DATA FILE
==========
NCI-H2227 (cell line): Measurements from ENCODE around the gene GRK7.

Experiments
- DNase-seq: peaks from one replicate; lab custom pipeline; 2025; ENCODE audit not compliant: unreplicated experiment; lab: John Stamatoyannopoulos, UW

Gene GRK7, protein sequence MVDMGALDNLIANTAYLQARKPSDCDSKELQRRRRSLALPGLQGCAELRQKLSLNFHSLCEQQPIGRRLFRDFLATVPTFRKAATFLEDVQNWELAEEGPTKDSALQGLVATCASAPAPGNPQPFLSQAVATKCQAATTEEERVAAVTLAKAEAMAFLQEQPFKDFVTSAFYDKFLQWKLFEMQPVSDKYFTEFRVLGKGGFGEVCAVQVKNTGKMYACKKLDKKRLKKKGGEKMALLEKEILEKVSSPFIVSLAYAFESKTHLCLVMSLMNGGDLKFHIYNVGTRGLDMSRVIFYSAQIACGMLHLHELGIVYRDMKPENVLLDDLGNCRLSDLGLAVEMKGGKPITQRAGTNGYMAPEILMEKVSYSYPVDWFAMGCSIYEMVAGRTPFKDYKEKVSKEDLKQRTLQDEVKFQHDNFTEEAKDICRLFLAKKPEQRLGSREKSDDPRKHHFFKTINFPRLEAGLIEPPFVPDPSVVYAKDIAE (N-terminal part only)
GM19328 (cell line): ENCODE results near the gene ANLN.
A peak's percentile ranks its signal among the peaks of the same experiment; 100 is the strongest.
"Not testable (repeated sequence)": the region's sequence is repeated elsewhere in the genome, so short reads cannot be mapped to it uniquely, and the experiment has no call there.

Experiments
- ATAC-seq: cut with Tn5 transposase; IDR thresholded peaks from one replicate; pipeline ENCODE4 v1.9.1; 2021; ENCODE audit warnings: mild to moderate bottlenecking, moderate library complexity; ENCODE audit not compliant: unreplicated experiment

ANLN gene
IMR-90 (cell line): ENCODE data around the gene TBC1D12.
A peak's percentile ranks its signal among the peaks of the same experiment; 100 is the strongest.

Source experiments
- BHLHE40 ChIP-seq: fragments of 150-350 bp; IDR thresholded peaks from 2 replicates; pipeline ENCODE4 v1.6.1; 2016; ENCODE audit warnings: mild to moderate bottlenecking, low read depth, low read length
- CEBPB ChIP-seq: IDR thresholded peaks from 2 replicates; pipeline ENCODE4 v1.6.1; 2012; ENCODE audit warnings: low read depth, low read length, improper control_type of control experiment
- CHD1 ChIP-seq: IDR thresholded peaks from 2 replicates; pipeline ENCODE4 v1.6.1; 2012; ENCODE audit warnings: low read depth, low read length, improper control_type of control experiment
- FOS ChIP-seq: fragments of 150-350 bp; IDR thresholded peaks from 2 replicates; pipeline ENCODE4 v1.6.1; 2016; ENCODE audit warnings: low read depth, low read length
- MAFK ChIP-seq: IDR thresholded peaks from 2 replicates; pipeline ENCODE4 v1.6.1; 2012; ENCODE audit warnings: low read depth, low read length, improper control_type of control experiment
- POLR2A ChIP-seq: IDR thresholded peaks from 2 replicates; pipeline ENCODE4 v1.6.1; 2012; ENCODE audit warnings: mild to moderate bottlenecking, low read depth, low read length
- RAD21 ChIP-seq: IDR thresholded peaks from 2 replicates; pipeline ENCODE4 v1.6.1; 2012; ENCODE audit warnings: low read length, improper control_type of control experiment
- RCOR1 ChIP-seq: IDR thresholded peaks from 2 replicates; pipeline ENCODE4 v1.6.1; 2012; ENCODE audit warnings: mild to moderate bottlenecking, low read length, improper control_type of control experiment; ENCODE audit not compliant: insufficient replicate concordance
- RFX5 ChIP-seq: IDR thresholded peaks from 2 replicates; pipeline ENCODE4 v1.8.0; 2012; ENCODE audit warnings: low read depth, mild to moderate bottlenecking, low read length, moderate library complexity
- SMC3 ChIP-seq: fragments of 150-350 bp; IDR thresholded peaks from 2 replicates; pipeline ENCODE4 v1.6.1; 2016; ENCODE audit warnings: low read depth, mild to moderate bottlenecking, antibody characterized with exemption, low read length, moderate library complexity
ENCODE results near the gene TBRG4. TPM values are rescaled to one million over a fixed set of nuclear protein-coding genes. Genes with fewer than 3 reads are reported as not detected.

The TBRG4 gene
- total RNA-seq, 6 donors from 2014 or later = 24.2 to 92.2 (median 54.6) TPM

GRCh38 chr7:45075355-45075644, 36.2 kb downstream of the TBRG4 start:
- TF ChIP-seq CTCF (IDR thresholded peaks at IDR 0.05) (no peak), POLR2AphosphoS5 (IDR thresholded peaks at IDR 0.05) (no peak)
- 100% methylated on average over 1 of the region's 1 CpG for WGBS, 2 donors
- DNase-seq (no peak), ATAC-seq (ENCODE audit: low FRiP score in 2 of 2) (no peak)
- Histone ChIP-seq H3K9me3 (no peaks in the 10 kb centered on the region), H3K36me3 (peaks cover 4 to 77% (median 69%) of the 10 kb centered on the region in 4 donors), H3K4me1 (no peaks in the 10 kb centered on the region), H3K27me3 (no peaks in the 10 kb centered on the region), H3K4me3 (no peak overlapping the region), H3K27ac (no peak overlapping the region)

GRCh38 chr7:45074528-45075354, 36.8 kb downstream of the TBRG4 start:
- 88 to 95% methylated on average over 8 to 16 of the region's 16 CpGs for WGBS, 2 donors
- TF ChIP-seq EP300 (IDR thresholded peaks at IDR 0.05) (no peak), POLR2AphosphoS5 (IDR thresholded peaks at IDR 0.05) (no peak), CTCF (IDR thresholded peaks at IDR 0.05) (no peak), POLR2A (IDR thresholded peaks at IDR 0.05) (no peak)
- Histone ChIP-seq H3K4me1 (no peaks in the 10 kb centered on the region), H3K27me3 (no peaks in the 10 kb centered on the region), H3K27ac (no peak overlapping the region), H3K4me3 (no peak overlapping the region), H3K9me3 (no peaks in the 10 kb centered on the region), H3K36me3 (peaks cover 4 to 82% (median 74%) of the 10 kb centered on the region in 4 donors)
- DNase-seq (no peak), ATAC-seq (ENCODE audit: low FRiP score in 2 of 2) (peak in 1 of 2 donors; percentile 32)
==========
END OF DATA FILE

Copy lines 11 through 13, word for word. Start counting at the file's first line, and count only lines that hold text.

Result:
IMR-90 (cell line): ENCODE data around the gene TBC1D12.
A peak's percentile ranks its signal among the peaks of the same experiment; 100 is the strongest.

Source experiments